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Preparing Students for High School Mathematics – A High School Maths Teacher’s Wish List
During many years of my teaching career in high school mathematics, I heard many older teachers complain that elementary teachers do not prepare their students well for high school mathematics. They complained about the different maths standards of students from different primary schools that fed into their high school. So, in my role as head of a high school Mathematics department, I decide to present a workshop for elementary teachers to explain what my teachers and I would like to see in our new students. You could call it the “High School Math Teacher’s Wish List.”
Here is the wish list:
• Develop a work ethic as part of normal classroom culture I. e. students continue with work immediately. (Time is a big issue in secondary school where, especially in upper school, the required work to be covered for school accreditation is imposed and checked annually)
• Develop a homework ethic where homework is set nightly and reviewed daily. (In most elementary schools, homework is set weekly. In core high school subjects, homework is often done daily or set several times a week.)
• Develop a study ethic. Homework does not = study. (The study must consolidate the fundamentals of the subject that the student must know to be successful and those areas that the student finds difficult).
• Develop the belief that all students can do some math. Debunk the myth that math is hard. (It’s important to teach your students to think of all math problems as easy. This will encourage them to at least try the problem.)
• Develop an understanding that mathematics is an essential part of life and that we make mathematical decisions every day without realizing that we are doing so.
• Instill in students the belief that asking questions is a “cool” thing to do.
• Inculcate in students the belief that mathematics is not for boys but is unisexual.
• Give students a taste of a high school-type lesson.
o Chalk and conversation lessons;
o Formal exams
o Textbook exercises.
In addition to teaching the content of their curriculum, I would like elementary teachers to introduce these ideas to their students below if it is not part of their teaching regime. Most of these ideas are designed to improve math results for all students. They reduce errors, reduce time spent on individual exercises, increase work performance and result in better exam results. This creates happier students who will see Mathematics as a discipline in which they can be more successful.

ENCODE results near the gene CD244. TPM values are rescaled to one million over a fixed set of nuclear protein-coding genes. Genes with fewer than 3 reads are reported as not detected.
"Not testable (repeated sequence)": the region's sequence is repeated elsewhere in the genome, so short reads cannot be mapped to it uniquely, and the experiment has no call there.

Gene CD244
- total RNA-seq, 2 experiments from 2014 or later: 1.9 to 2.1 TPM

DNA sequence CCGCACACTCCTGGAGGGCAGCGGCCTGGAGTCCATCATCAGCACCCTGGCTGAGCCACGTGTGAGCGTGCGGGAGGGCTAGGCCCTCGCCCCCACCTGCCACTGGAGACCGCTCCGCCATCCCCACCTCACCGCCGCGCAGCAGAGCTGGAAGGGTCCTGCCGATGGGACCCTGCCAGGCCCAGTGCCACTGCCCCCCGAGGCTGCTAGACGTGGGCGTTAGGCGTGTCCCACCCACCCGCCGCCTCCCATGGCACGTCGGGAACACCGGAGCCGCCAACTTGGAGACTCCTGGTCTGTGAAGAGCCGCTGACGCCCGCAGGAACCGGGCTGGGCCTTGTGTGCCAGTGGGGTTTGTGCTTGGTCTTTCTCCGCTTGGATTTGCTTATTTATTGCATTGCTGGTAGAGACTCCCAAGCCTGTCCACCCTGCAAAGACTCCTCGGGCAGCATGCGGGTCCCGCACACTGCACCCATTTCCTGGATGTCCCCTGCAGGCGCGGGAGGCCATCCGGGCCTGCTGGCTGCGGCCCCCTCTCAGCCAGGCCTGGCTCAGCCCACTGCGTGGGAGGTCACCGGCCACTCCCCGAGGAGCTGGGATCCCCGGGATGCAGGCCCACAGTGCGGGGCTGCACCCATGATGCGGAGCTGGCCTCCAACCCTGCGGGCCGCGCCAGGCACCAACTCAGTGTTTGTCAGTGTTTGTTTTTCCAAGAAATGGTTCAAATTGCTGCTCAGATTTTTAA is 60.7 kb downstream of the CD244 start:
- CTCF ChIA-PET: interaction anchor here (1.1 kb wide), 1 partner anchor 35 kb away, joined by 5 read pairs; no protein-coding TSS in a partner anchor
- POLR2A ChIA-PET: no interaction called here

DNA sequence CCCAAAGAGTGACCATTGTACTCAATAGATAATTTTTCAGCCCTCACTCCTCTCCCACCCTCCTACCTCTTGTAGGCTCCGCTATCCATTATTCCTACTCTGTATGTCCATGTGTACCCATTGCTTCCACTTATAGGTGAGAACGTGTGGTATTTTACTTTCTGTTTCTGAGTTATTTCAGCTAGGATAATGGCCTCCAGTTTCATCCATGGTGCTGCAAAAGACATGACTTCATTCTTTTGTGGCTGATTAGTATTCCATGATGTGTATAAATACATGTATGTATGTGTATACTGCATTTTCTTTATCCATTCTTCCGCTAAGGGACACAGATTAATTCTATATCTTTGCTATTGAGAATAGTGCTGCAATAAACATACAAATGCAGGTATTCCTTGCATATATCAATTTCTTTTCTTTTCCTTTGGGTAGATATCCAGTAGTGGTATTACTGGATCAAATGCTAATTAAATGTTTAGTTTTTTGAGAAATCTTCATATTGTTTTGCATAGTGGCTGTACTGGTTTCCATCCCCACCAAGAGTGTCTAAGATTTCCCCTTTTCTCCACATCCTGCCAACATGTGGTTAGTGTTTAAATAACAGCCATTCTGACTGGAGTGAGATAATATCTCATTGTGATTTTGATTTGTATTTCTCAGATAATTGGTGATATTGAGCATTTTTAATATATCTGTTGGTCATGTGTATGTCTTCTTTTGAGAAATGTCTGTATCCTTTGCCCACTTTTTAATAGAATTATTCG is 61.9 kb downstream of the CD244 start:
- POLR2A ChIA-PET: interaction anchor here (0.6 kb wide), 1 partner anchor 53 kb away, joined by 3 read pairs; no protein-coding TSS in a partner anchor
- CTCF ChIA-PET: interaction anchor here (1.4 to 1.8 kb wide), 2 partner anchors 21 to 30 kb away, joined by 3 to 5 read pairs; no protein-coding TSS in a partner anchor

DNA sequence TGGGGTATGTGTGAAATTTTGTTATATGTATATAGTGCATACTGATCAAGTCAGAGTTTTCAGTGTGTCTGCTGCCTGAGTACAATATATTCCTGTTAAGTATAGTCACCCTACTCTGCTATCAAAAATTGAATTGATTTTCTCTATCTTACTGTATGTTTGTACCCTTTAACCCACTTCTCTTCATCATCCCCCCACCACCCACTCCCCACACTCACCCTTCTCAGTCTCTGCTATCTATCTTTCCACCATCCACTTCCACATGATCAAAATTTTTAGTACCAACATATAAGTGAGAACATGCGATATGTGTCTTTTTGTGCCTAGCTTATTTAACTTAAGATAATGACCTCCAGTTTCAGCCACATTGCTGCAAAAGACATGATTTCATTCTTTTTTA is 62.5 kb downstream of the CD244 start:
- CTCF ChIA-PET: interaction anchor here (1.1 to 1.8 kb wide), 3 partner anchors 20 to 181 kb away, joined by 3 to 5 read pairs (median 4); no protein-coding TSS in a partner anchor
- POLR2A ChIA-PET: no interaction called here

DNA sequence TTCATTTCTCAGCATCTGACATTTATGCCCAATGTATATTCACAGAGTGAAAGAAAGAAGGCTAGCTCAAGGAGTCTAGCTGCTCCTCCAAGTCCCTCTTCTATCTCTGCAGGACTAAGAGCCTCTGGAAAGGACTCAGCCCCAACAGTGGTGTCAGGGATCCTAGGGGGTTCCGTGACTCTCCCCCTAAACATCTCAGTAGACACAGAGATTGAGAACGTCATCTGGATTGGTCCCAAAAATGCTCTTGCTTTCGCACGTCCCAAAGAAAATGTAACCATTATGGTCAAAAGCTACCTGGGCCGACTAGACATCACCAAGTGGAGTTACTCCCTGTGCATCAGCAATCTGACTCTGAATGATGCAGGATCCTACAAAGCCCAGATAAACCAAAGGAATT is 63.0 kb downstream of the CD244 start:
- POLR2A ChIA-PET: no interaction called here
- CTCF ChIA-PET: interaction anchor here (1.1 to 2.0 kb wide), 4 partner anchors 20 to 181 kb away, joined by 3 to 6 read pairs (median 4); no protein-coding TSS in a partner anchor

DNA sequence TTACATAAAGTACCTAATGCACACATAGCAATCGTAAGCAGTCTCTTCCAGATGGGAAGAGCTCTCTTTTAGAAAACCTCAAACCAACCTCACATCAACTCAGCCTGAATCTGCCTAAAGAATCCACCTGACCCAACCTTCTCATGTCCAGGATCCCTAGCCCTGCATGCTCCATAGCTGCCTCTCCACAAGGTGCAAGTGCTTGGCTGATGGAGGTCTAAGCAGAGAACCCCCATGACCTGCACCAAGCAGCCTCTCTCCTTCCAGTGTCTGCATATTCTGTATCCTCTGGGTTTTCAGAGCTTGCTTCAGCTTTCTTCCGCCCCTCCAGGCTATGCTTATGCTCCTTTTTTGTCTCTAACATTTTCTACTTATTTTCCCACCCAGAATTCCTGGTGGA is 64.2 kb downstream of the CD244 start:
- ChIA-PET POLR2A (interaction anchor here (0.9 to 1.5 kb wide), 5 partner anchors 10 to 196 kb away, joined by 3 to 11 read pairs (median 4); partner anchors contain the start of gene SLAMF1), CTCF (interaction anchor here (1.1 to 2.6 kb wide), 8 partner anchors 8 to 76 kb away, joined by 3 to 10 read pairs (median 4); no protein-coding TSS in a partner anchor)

These ideas (with some explanations) include:
• Order agreement; (The student’s understanding of this is often poor by the time they reach high school. They often use the BOMDAS or BODMAS method.)
• Examination technique; (This leads to less fear of exams – more questions attempted and better results).
• A verification procedure; (This will reduce careless mistakes and increase confidence).
• How to solve problems; approach exercises in unfamiliar and practical situations/contexts; (Problem-solving strategies will reduce fear of these problems. Teachers should model these strategies for their students often.)
• Estimation as a form of verification; (This should be done at the beginning of the solution and serve to check that the answer is what was expected).
• A fixation procedure; (This allows the student to communicate their solution mathematically while allowing for easy checking as the student works through the problem.)
• That an answer is not enough. They must explain in written mathematical language how they arrived at the answer.
• That there is often more than one way to solve a problem.
• Estimation is “integral” to solving real problems.
• Teach them to work around the page rather than through the page. (This allows the eye to easily check as the eye moves down instead of traversing the page over many symbols that can confuse the eye).
This “Wish List” could be a “Pie in the Sky” wish. But the ideas it contains are worth expressing.
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